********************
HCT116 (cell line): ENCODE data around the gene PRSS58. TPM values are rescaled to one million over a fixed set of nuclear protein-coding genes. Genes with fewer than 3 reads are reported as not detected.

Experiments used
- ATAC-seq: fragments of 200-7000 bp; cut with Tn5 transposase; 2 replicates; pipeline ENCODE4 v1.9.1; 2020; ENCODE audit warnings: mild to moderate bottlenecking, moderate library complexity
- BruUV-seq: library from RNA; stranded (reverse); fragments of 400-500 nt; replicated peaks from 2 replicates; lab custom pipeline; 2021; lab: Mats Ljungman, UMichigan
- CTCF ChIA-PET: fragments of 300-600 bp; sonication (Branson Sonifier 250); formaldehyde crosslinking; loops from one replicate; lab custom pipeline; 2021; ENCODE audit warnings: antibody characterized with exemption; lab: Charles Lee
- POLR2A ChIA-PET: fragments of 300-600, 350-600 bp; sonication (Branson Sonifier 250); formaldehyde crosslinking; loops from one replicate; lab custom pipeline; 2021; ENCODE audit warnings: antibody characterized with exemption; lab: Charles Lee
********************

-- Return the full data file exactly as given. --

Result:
HCT116 (cell line): ENCODE data around the gene PRSS58. TPM values are rescaled to one million over a fixed set of nuclear protein-coding genes. Genes with fewer than 3 reads are reported as not detected.

Experiments used
- ATAC-seq: fragments of 200-7000 bp; cut with Tn5 transposase; 2 replicates; pipeline ENCODE4 v1.9.1; 2020; ENCODE audit warnings: mild to moderate bottlenecking, moderate library complexity
- BruUV-seq: library from RNA; stranded (reverse); fragments of 400-500 nt; replicated peaks from 2 replicates; lab custom pipeline; 2021; lab: Mats Ljungman, UMichigan
- CTCF ChIA-PET: fragments of 300-600 bp; sonication (Branson Sonifier 250); formaldehyde crosslinking; loops from one replicate; lab custom pipeline; 2021; ENCODE audit warnings: antibody characterized with exemption; lab: Charles Lee
- POLR2A ChIA-PET: fragments of 300-600, 350-600 bp; sonication (Branson Sonifier 250); formaldehyde crosslinking; loops from one replicate; lab custom pipeline; 2021; ENCODE audit warnings: antibody characterized with exemption; lab: Charles Lee